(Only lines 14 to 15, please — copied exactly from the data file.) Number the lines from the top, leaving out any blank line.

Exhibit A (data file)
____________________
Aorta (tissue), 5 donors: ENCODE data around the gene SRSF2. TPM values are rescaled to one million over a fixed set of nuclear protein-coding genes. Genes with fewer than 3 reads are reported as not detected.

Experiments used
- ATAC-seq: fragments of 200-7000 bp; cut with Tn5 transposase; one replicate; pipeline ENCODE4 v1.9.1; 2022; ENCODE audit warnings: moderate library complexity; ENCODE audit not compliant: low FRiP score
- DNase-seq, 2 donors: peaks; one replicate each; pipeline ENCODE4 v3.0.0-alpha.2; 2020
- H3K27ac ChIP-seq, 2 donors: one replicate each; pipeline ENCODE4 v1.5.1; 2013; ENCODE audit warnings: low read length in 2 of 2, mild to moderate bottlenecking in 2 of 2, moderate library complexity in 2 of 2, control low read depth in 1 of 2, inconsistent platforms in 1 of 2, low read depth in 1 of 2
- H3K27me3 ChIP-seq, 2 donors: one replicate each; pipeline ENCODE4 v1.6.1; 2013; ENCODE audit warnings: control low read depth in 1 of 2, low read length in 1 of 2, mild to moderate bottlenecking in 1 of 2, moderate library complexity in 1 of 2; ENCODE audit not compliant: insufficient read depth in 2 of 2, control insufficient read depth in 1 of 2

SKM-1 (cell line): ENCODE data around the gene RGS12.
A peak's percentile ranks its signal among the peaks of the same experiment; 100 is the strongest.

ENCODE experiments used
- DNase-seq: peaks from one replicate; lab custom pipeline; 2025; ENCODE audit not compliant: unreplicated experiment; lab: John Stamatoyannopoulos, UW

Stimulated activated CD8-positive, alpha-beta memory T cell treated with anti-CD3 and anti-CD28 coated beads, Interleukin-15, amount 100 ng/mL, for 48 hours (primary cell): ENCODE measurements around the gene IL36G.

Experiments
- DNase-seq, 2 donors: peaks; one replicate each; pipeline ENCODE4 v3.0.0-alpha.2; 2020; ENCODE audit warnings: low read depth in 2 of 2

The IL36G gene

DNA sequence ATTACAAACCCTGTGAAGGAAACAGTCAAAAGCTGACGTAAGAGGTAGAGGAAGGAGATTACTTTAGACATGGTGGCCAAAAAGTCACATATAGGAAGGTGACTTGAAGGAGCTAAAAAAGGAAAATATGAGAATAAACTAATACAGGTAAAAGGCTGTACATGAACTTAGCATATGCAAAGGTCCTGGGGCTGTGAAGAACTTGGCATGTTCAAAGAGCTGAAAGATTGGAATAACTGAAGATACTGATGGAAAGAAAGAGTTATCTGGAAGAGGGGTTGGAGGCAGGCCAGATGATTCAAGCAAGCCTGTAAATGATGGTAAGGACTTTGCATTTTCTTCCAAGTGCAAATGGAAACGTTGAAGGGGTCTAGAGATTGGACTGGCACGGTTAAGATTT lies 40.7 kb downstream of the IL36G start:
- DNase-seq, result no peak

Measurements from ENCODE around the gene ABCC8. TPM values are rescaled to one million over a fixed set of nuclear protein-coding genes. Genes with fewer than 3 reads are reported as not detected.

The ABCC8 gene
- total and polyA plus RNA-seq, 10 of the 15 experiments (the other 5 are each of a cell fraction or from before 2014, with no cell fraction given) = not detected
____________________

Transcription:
The IL36G gene

DNA sequence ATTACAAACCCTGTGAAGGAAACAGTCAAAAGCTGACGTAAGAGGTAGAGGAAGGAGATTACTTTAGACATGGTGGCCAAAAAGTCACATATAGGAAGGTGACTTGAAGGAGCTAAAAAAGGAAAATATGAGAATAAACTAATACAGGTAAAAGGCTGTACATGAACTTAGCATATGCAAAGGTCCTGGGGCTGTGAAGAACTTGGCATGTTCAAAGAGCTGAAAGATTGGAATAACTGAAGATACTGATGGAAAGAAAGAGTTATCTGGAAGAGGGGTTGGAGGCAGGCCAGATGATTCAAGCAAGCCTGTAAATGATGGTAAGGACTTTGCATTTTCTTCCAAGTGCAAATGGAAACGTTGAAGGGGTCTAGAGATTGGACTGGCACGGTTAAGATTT lies 40.7 kb downstream of the IL36G start: